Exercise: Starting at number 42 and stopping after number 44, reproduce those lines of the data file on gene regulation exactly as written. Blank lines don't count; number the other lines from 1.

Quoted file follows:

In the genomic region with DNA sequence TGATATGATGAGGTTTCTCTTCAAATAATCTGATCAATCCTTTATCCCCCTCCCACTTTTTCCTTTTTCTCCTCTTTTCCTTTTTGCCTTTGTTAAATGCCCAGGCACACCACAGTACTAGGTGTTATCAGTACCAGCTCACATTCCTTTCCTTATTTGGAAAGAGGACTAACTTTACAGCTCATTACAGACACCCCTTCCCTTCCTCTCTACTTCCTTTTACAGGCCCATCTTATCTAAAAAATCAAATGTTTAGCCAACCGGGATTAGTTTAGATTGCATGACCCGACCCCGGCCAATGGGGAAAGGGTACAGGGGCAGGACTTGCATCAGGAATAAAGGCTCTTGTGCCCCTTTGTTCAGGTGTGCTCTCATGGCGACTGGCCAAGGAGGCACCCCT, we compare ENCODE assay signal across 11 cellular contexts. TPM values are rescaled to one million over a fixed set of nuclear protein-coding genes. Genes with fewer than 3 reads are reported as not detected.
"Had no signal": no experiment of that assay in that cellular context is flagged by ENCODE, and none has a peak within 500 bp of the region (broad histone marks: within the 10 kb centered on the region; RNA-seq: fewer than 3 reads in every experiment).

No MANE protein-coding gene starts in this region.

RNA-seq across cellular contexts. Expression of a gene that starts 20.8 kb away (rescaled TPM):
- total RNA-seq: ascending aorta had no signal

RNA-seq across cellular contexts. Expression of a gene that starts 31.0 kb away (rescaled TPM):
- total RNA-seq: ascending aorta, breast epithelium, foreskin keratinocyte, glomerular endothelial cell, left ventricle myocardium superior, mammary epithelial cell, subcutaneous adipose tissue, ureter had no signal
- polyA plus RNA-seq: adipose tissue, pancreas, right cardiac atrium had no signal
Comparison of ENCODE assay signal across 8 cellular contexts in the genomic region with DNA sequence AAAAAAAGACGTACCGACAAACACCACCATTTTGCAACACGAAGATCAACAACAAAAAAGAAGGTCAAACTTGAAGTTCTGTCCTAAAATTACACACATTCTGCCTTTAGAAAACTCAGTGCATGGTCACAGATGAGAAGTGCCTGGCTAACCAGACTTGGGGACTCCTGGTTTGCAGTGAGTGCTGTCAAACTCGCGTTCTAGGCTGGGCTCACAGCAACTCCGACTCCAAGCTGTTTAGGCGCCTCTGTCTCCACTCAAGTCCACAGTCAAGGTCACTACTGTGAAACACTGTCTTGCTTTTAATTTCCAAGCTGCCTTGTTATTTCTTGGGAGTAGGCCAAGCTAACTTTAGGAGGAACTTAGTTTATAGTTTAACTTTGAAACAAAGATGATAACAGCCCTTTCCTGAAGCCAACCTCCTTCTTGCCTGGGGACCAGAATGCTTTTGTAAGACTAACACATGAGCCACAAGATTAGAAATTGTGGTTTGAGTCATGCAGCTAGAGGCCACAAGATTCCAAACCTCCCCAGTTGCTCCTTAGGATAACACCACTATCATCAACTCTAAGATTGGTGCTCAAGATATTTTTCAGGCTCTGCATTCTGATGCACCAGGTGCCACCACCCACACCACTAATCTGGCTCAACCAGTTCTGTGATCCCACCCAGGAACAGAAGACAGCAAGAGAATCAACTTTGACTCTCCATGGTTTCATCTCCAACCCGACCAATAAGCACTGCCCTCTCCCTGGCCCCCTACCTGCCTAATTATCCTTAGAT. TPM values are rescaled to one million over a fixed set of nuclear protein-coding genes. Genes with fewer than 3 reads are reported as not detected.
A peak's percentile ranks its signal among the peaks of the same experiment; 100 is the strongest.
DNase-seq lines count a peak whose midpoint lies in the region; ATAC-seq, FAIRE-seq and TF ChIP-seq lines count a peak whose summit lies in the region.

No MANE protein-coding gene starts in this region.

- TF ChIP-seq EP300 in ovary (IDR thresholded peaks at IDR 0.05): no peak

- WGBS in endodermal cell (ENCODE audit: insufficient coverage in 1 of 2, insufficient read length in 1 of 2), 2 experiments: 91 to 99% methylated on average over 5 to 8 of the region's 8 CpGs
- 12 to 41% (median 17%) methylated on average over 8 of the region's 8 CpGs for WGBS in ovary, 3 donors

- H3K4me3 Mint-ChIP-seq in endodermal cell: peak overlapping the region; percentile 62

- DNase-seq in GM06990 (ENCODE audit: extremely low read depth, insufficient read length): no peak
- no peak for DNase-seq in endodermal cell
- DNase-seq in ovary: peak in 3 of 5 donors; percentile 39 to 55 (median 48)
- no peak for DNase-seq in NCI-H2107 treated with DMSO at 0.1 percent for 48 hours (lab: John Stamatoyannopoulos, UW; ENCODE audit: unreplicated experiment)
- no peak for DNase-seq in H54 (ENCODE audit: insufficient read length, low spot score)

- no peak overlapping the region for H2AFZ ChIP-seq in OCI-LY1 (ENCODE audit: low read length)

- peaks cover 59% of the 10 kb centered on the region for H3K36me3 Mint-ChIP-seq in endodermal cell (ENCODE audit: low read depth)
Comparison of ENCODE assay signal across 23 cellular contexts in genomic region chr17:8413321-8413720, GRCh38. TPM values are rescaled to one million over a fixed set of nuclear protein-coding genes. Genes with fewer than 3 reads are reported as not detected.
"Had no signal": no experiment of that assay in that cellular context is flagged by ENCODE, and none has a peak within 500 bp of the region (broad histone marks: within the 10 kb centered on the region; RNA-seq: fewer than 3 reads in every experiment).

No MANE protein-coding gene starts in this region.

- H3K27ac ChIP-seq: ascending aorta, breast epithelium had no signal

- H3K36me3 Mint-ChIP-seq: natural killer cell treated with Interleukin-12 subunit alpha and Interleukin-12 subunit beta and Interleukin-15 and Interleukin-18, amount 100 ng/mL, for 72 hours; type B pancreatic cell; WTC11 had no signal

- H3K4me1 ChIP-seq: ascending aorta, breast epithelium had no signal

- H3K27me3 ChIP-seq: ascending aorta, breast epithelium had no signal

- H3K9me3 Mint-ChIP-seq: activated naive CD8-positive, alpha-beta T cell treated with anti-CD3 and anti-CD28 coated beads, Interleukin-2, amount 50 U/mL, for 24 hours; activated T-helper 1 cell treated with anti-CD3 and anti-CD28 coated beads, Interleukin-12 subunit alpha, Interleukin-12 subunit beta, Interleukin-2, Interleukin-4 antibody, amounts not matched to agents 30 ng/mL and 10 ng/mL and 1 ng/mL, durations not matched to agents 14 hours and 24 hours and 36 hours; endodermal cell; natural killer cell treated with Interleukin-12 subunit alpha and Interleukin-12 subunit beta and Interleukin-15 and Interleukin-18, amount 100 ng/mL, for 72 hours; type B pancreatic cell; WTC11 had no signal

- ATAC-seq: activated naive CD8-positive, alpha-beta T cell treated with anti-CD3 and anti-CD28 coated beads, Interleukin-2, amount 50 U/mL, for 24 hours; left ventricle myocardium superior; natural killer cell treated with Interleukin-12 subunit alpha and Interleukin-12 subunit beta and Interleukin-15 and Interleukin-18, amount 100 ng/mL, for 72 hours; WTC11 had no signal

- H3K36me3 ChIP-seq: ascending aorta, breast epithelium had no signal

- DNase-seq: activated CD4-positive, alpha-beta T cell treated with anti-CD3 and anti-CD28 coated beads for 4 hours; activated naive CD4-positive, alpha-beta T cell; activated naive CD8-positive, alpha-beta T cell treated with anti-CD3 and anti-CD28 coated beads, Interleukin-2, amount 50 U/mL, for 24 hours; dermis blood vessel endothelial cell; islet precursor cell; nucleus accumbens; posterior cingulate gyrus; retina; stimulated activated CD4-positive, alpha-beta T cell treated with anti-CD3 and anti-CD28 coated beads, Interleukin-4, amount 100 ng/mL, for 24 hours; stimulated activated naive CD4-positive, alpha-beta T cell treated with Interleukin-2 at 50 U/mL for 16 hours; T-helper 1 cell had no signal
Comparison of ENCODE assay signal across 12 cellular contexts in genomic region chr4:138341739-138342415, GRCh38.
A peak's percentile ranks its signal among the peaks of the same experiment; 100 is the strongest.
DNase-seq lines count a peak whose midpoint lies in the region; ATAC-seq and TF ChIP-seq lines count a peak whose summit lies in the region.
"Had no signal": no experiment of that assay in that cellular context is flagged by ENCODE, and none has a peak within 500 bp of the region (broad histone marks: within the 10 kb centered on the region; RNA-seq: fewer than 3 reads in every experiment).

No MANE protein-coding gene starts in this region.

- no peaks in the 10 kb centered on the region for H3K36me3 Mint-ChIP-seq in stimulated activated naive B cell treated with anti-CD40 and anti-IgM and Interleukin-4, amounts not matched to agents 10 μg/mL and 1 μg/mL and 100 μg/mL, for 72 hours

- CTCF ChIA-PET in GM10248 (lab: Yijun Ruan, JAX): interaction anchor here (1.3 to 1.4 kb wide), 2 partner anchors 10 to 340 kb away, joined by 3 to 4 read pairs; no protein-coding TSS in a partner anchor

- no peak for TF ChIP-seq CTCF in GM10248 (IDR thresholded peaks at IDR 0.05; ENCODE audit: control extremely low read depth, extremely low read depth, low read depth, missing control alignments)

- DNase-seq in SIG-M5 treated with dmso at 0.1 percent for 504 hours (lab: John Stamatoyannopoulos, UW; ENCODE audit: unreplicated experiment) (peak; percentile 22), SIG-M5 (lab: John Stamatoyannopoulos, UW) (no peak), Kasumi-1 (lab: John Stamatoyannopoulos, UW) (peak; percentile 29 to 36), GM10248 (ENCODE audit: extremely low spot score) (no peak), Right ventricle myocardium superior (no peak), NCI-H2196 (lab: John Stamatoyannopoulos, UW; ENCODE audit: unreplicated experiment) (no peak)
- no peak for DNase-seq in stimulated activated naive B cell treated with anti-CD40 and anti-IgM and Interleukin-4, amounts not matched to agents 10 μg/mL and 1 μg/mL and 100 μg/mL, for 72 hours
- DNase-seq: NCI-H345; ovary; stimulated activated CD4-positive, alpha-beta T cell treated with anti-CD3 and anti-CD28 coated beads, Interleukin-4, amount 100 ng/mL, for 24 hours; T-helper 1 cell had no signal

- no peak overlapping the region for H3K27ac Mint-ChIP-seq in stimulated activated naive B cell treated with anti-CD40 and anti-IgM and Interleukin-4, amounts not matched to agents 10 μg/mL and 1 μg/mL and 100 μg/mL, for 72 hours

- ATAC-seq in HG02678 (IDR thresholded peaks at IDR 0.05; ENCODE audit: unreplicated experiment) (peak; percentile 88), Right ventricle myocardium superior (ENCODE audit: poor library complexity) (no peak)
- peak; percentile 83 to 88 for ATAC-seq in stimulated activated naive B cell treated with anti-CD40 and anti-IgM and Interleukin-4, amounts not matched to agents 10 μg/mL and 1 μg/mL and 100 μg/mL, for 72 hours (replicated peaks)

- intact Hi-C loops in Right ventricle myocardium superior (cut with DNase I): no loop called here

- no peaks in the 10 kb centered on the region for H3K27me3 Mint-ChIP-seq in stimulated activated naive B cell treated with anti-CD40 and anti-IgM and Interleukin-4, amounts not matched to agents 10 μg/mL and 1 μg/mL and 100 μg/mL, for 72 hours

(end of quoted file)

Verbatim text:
- no peak for TF ChIP-seq CTCF in GM10248 (IDR thresholded peaks at IDR 0.05; ENCODE audit: control extremely low read depth, extremely low read depth, low read depth, missing control alignments)

- DNase-seq in SIG-M5 treated with dmso at 0.1 percent for 504 hours (lab: John Stamatoyannopoulos, UW; ENCODE audit: unreplicated experiment) (peak; percentile 22), SIG-M5 (lab: John Stamatoyannopoulos, UW) (no peak), Kasumi-1 (lab: John Stamatoyannopoulos, UW) (peak; percentile 29 to 36), GM10248 (ENCODE audit: extremely low spot score) (no peak), Right ventricle myocardium superior (no peak), NCI-H2196 (lab: John Stamatoyannopoulos, UW; ENCODE audit: unreplicated experiment) (no peak)
- no peak for DNase-seq in stimulated activated naive B cell treated with anti-CD40 and anti-IgM and Interleukin-4, amounts not matched to agents 10 μg/mL and 1 μg/mL and 100 μg/mL, for 72 hours